A park conservancy is a private, non-profit, non-political organization that works in partnership with a local government to help improve and/or manage one or more parks in the community. Conservancies work in collaboration with the local government entity, usually with a formal agreement or “memorandum of understanding” (MOU) in place. The MOU defines the scope and limitations of responsibilities of the conservancy as it pertains to the park property or properties, similar to the agreement Community for the Commons has in place with the City of Excelsior. Park conservancies currently operate in more than 50% of major U.S. cities, including both Minneapolis and St. Paul.
Some well-known public spaces that are enhanced by the involvement of conservancies include:
Central Park (NY). Â Central Park, the Manhattan landmark, was established in 1857 (more than a decade after the Excelsior Commons!) Â A noted 20-year decline in the park throughout the 60s and 70s was reversed in part due to the establishment of the Central Park Conservancy in 1980. Â Today, the Central Park Conservancy provides 75% of the park’s funding.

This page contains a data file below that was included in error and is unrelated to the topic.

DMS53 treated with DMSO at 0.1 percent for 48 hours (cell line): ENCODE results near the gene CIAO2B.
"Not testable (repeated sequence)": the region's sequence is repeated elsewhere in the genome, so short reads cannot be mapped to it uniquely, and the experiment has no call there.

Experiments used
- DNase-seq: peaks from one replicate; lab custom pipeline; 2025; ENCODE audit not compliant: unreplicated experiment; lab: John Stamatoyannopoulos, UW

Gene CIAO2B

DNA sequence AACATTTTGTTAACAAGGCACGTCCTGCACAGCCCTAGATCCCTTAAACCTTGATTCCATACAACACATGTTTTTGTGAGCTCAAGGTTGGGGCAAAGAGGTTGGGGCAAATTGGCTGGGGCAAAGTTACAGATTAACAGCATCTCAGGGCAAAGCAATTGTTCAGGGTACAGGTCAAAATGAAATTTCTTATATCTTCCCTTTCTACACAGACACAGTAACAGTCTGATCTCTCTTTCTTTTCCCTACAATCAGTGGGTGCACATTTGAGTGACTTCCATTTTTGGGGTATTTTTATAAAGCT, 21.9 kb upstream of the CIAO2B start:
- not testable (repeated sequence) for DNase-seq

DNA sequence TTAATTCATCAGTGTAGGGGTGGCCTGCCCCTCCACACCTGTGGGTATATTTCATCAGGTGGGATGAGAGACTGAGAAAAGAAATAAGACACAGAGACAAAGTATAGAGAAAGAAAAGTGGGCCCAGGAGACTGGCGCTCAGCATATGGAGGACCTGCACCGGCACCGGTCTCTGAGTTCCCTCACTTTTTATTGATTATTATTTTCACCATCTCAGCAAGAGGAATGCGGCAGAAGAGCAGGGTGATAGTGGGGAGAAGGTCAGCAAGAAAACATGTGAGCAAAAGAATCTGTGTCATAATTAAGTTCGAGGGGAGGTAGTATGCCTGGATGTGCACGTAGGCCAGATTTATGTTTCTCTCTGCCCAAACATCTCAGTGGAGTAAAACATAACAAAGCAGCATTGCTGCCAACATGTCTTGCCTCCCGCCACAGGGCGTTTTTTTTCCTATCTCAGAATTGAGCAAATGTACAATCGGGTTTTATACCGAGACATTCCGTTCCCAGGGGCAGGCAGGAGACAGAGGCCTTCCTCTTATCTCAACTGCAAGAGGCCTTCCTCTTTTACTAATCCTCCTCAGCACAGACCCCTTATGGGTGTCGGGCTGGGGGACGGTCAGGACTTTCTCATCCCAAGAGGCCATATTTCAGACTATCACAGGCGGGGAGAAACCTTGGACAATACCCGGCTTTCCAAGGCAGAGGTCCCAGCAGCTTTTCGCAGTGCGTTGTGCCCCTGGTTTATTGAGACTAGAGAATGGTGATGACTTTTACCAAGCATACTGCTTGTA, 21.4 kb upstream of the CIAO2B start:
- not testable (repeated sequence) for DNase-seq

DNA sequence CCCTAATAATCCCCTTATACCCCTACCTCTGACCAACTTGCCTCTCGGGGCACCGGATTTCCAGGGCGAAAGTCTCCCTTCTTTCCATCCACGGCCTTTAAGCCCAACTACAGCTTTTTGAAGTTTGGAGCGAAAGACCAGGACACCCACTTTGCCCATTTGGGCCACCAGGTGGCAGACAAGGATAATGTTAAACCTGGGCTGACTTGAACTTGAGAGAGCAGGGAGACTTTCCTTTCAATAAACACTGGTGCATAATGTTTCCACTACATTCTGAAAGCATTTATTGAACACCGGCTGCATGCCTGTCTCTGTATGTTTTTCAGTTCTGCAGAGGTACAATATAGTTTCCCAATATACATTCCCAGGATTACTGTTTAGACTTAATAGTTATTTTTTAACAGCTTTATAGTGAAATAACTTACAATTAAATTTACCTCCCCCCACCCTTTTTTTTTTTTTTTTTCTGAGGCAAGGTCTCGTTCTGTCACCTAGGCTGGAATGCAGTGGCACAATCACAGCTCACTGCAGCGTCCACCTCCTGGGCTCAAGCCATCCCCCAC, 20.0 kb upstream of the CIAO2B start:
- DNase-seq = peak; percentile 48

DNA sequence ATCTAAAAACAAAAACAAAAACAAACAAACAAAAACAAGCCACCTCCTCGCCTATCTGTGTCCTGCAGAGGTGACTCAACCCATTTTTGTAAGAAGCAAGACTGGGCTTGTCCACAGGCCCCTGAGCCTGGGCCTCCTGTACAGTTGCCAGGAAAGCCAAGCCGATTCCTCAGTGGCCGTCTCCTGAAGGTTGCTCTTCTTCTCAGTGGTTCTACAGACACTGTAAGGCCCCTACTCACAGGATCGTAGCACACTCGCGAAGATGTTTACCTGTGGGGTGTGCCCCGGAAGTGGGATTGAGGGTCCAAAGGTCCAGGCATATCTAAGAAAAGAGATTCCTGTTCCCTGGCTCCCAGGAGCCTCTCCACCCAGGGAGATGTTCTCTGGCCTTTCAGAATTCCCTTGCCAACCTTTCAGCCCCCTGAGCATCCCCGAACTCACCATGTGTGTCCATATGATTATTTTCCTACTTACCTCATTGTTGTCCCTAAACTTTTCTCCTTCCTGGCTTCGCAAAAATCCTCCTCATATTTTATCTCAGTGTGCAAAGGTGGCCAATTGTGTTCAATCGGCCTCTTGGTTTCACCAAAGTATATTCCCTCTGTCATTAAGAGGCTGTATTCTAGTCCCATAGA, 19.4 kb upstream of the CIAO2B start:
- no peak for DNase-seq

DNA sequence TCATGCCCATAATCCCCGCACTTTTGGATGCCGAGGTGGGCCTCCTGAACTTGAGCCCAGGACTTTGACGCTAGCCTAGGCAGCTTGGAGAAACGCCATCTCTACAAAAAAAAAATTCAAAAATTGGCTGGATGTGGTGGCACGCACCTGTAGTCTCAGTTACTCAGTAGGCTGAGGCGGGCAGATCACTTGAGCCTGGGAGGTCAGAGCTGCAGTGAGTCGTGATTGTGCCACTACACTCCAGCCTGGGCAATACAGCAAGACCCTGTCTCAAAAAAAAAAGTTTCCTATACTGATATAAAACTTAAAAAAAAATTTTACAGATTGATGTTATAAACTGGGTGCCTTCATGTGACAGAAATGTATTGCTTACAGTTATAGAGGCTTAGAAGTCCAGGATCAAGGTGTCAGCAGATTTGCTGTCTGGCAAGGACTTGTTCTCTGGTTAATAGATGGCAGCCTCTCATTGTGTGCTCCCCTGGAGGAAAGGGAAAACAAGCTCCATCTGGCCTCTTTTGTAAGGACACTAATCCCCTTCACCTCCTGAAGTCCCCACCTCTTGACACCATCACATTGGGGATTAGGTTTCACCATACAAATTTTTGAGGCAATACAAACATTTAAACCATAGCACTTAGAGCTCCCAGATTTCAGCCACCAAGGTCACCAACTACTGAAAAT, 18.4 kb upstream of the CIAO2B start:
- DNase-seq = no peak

Balboa Park (CA). Â San Diego’s Balboa Park is home to 1,200 acres of natural space in addition to its world-famous zoo. Â Established in 1868, Balboa Park’s funding was purely public until the creation of its conservancy in 2008. Â The Balboa Park Conservancy was started to better manage park maintenance and help prioritize necessary improvements.
High Line, NY. Â New York’s High Line park is a relatively recent addition to the city, opening in 2009 after a 10-year planning process. Â The park uses old train tracks to create a unique urban parkland experience. Â Because the park was conceived in conjunction with its conservancy, the Friends of the High Line, it was designed to operate almost exclusively through conservancy funds. Â Today, the Friends of the High Line cover 98% of the park’s budget.
Grant Park, Illinois. Â Chicago’s Grant Park is an iconic lakefront space with a storied past that includes many changes in name and control. Â In 2002, a conservancy was formed to help tackle important projects as well as provide supplementary park funding. Â Today, the Grant Park Conservancy helps facilitate projects ranging from tree conservation to renovations of park sections to holding major park events.